For some, like Fiona Jappy, from the School of Art and Design at Southern Illinois University, Carbondale, the time in between was time to work professionally: "I was glad to take a year out... it gave me the opportunity to experience other issues such as the job market which, in turn, reinforced my desire to further my art."

For others, it was an opportunity to travel: "The older I got, the more inevitable this decision became," said Daniela Llera-Smith of Old Dominion University in Virginia. "I had traveled extensively all over the world and felt that I would not be seduced by the restless wanderlust that seems to grip those freshly out of their undergraduate school years."

For others still, the best time just comes in good time: "My children were old enough to let me go back to school," said Jody Mattison-German, a recent graduate of the Academy of Art University in San Francisco.

But don't wait too long, warned Carol Mayer, a graduate of Columbia University's School of the Arts in New York, who now works for American Bronze: "The older you get, the less likely it is that you will have the time and desire to get an additional degree."

So, when is the right time? There's no one, single answer. Look inside your own heart; understand what's happening in your own life; take advantage of the opportunities that you can make for yourself.

The Most Popular Graduate Degrees

  • 757 MA's were awarded in the visual arts in 2000; the top three majors were Art Education, Art History and Criticism, and Studio Art and Design.
  • 1,941 MFA's were awarded in the visual arts in 2000; the top three majors were Fine Arts, Painting, and Photography and Film.
  • 50 Doctorates were awarded in the visual arts in 2000; the top majors were Art Education and Art History and Criticism.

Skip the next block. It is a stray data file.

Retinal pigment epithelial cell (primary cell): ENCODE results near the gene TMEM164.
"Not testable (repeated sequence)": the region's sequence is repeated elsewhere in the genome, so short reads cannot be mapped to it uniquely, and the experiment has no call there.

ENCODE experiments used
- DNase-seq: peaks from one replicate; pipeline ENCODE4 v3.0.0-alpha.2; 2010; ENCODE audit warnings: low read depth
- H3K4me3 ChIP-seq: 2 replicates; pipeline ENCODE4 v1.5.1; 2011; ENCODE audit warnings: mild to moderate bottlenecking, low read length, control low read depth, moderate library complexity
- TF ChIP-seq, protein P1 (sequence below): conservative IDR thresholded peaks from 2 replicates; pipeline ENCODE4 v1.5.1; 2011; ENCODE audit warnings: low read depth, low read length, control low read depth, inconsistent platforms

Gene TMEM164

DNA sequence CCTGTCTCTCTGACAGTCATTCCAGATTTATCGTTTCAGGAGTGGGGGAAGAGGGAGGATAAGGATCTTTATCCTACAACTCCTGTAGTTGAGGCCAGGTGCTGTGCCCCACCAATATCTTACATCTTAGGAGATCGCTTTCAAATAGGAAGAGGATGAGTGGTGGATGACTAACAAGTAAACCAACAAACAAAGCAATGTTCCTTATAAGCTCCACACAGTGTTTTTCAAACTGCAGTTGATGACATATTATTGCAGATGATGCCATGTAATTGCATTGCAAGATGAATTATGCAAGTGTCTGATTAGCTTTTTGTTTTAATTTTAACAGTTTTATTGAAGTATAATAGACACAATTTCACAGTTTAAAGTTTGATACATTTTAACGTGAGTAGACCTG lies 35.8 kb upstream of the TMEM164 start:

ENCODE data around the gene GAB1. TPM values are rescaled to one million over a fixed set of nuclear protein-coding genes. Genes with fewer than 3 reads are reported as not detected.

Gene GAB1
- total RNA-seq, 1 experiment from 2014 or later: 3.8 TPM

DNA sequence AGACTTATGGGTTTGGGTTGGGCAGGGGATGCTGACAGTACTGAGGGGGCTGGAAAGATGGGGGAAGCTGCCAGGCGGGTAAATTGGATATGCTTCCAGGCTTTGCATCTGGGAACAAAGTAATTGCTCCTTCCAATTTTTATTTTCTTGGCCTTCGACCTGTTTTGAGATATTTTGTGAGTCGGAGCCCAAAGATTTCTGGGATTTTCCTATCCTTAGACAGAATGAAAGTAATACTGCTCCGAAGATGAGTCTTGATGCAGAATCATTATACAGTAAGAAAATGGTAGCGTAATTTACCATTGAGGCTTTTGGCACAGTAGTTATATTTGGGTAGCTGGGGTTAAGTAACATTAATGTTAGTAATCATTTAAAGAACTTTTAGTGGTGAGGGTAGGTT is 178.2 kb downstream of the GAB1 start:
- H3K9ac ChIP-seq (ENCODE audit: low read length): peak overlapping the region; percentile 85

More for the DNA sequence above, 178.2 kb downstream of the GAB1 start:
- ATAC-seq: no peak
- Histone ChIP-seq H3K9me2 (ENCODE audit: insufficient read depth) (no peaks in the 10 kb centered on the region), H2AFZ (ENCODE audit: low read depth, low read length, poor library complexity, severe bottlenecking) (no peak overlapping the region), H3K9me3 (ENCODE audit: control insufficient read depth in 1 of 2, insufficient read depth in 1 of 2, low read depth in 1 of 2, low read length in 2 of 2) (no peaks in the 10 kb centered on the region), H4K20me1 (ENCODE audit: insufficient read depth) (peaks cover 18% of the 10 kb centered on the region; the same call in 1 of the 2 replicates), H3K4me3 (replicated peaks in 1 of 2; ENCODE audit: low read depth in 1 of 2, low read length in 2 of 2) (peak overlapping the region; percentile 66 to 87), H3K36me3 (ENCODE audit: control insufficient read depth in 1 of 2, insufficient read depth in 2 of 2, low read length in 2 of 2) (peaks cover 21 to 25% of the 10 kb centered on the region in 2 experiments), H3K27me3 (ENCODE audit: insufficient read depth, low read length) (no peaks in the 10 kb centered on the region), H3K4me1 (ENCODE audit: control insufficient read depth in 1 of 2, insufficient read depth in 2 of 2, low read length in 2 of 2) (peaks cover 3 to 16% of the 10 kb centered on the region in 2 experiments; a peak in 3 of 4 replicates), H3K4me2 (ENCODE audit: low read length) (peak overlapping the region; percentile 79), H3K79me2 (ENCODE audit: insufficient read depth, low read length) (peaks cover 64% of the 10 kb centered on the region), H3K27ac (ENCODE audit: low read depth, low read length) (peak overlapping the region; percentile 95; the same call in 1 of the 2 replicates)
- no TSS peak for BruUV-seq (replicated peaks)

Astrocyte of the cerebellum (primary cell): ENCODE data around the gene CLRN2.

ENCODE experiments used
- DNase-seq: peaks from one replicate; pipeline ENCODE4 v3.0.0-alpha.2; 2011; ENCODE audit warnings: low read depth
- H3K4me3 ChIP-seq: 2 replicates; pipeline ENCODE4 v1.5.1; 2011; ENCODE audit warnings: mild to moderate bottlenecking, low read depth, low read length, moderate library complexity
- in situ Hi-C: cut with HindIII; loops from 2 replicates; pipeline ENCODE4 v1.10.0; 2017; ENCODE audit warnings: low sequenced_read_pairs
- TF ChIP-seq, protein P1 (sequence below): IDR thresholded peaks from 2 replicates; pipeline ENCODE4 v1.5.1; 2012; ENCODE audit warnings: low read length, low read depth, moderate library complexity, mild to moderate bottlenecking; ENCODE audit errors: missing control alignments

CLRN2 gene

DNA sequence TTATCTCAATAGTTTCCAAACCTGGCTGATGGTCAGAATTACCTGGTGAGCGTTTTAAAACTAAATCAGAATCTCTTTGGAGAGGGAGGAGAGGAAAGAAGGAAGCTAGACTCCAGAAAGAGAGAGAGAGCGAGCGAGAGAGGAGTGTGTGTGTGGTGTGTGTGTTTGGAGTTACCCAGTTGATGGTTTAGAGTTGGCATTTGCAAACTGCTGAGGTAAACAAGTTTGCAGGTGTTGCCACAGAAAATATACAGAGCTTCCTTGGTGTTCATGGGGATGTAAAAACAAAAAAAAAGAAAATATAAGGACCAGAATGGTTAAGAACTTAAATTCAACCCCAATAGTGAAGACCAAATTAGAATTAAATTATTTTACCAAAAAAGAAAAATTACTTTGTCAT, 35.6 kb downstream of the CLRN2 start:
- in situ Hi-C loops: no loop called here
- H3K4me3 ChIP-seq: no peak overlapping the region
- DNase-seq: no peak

- Statistics from the National Association of Schools of Art and Design, 2000-2001 HEADS Report, which was completed from a survey of 228 of its accredited member organizations.

3. What are the most important factors that you considered when evaluating and choosing a graduate program in the visual arts?

So, now let's say that you have all of these ideas about attending graduate school. You know that you want to do it, and you know it's the right time for you. How do you start sorting out your options?

There were a wide range of factors that our interviewees considered before finally choosing their graduate school - but the most-often cited factors could be loosely grouped into three categories:

  • Faculty
  • Curriculum
  • Job training

Other important considerations mentioned included:

  • Cost (including tuition and the availability of funding)
  • Accreditation
  • Location
  • The students
  • The facilities
  • The environment at the school
  • The school's reputation

Some of the students we interviewed appeared to weigh one or two factors most heavily. For example, Mr. Savig only mentioned the faculty in his response: "I felt it was important to consider the art of the teachers I was going to be studying with. If I felt they had something to offer me I would consider taking from them."